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9 thoughts on “What Should I Do If My Amazon Account Was Hacked

  1. And what should I do if they changed the email and password before I found out? I cannot get into the account to make the changes

    1. I have the same issue. Somehow I was hacked and they changed my amazon username and password and I cant get in to my seller account.

  2. I just had this happen too. It seems they managed to change the username(or email address) which is odd because I know what they changed the email address to. But I cannot logon because they all ready changed the password. Called Amazon they didn’t seem to even understand the issue. We will be canceling credit cards today.

  3. Hi,
    I’ve got an email saying that my email has been changed. It seems that somebody is hacking my account.
    Please, I would like to restore my old email anda account.

  4. Same situation here-email address(which is my log-in) has been changed and I can’t get into my account to change anything. My banking account, along with my mother and grandfather’s is linked to my account that I’ve been using for years. Why isn’t there a verification step for changing my email? How does it get changed without my approval?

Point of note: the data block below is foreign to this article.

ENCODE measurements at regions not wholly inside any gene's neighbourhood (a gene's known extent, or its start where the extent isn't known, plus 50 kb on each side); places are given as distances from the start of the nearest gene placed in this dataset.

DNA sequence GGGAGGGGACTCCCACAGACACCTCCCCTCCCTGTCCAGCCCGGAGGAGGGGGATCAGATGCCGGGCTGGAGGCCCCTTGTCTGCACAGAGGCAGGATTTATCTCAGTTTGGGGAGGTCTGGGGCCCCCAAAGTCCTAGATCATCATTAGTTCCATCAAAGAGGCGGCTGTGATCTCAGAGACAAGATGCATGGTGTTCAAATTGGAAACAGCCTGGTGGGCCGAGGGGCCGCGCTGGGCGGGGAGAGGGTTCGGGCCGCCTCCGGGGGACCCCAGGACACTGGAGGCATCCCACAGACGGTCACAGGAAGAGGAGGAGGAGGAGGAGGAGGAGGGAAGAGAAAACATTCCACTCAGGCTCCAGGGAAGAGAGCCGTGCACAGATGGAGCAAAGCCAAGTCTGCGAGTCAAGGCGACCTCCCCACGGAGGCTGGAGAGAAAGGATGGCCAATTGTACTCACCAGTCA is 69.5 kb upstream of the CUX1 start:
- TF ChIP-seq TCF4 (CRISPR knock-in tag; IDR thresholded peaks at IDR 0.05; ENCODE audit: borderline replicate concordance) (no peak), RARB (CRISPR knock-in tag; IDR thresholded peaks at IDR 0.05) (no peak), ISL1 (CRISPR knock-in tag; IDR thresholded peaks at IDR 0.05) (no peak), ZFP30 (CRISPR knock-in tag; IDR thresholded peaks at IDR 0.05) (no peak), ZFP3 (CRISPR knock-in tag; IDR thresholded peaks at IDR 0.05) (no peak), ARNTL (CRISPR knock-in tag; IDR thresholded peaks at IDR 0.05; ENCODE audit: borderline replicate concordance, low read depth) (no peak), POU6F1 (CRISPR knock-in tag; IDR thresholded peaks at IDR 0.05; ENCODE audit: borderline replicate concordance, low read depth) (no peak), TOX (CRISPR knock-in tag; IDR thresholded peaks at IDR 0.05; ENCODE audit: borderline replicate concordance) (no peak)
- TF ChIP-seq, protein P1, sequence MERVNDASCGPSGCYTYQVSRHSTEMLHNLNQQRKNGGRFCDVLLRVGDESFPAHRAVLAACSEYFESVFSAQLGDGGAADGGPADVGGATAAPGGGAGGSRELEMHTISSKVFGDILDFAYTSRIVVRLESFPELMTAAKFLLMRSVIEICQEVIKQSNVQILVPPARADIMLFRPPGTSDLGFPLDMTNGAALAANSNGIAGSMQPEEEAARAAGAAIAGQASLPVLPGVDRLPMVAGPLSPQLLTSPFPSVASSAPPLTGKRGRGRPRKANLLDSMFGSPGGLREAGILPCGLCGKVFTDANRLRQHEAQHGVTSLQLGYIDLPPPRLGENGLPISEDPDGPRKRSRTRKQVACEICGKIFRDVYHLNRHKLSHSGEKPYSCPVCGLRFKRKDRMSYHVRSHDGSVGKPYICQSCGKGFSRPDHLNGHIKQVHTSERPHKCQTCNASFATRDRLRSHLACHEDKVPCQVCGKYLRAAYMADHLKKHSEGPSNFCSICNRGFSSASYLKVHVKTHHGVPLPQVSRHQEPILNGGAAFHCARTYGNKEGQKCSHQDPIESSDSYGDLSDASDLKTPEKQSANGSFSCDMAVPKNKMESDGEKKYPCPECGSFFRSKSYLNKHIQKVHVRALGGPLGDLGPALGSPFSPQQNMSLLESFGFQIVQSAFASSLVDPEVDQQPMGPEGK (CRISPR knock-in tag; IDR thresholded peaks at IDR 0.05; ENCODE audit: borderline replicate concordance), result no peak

5. I got an email saying my email address had been changed, which I didn’t authorize. I called their customer service line at 1 888-280-4331 and explained to them what happened, and provided them with both email addresses and the time/date I recieved the email change message (the whole call took less than 10 min, and they were very helpful).

    Thankfully I was able to verify my same address and the hacker hasn’t changed my personal info yet. I also verified my card and was able to remove it from the account so no purchases could be made.

    The hacker had not made any purchases yet, (and it was an older amazon account which I hadn’t used in over a year) so as long as my card was no longer linked with the account, it is okay with me. I know others might be having more complicated issues though.

    Customer service was very helpful, and said they were sending all the info to their fraud team and that I’ll be hearing back in a couple days. I am very concerned though, how easy it was for my email to be changed. I hope they choose to add extra security/verfications in the very near future.